The number of "spin doctors" at Hamilton City Council has increased in the past two years while six other positions in the communications unit have disappeared.
The council, which had to make cuts after the failed V8s street race cost ratepayers $40 million, slashed its budget for the department by more than half - from $739,000 in 2010 to $362,601 for the 2012/2013 financial year.
The restructuring of the six other jobs, four in marketing and sponsorship and two in events and functions, coincided with the end of the V8s in the city last year and the staging of several Rugby World Cup games in 2011.
At the same time the number of communications roles grew from six, including one full-time position at Waikato Museum, to seven.
They include a communication unit manager, Elizabeth Hughes, who came from Tauranga City Council, team leader Tracy Buckland, who has resigned, and four advisers, three of whom are former journalists.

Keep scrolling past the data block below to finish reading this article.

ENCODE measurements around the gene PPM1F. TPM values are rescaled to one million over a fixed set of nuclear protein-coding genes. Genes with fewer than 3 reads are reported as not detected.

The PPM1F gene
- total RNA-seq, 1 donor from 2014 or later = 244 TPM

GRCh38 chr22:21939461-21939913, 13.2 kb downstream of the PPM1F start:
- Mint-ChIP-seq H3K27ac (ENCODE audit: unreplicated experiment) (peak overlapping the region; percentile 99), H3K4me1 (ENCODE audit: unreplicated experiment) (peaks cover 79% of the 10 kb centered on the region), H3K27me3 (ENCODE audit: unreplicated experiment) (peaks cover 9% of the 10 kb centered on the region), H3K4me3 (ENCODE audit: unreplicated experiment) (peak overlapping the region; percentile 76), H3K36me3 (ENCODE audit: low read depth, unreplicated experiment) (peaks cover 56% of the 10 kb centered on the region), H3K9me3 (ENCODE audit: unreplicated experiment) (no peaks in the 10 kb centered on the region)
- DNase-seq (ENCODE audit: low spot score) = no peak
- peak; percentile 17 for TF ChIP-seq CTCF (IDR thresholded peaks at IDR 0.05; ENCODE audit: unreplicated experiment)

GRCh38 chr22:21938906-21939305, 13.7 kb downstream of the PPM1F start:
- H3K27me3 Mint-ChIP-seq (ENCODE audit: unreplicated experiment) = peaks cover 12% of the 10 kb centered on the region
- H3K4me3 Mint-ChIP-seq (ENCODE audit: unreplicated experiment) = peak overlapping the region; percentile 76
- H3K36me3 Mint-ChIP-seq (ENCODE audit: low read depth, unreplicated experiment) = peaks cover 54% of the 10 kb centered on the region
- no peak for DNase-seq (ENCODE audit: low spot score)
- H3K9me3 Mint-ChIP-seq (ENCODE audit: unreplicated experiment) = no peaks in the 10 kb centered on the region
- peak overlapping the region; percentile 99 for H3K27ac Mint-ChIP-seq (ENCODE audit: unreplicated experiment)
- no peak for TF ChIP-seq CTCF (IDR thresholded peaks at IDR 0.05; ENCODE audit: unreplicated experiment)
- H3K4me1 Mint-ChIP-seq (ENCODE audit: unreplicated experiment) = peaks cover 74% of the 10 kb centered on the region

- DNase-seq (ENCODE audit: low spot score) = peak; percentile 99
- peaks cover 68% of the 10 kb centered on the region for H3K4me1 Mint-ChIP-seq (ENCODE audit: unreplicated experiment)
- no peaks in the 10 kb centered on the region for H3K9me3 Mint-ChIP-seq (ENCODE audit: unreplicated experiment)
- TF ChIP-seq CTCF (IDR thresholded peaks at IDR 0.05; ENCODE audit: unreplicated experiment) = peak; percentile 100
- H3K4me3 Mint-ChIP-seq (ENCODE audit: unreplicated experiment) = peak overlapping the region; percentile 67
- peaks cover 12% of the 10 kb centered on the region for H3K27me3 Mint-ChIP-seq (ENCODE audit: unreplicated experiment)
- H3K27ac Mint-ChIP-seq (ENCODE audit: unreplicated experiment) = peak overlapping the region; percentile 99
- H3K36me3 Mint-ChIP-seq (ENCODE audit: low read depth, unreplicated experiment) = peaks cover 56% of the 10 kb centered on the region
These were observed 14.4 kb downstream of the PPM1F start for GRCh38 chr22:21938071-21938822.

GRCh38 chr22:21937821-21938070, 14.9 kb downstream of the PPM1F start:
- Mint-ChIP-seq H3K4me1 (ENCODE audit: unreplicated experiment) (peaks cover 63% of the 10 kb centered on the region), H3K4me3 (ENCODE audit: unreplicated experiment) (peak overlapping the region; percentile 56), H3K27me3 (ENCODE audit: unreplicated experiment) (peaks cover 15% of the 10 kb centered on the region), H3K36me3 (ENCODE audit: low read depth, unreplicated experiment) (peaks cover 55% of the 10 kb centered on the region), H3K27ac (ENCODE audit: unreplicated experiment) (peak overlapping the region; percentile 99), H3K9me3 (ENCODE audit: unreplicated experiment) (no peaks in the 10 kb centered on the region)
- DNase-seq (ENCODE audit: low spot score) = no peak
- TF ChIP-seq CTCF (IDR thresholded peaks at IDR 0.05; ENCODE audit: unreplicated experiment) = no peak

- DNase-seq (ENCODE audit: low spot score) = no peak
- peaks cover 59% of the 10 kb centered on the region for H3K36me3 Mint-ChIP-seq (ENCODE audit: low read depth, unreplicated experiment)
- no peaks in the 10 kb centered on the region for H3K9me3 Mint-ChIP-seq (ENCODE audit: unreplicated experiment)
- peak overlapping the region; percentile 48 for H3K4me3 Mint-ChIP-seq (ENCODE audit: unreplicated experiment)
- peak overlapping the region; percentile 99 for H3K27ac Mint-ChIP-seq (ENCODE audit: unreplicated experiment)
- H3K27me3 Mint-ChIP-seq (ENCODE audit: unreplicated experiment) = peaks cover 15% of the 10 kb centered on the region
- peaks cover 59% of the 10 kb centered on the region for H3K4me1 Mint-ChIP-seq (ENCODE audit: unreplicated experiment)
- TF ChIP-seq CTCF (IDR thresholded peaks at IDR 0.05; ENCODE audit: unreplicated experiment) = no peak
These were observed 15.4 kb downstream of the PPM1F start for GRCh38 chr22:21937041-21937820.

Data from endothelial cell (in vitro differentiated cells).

The core duties of the unit, which reports to the general manager of customer relationships Jason Dawson, are external communication and publications, internal communication, media liaison, advertising, marketing and event support with all six roles supporting council general managers and associated groups.
Privacy officer Jude Pani, who released the figures to the Herald under the Official Information Act, said none of the communications team would be at the disposal of Mayor Julie Hardaker or any councillors during the local body elections later this year.
Council commentator Garry Mallett, a one-term Hamilton city councillor in 1998 who is considering standing again, criticised the unit.
"They're moving towards more people who help councillors couch political and public statements in a way that glosses over the real facts. It's all about the way you say things rather than the objective impact of what you're doing."
The council had to apologise last year when a letter written by the communications unit to ratepayers caused controversy for its vague detail on properties potentially affected by flood risk.
Dubbed "floodgate", the episode resulted in the unit eventually resending another 28,000 letters to sort out the mess.
But deputy mayor Gordon Chesterman, a former reporter and public relations executive, said the unit's role was "absolutely critical" to the council communicating with its ratepayers.
"I think that it is necessary for the council to communicate professionally... and we've got to have people to do that work."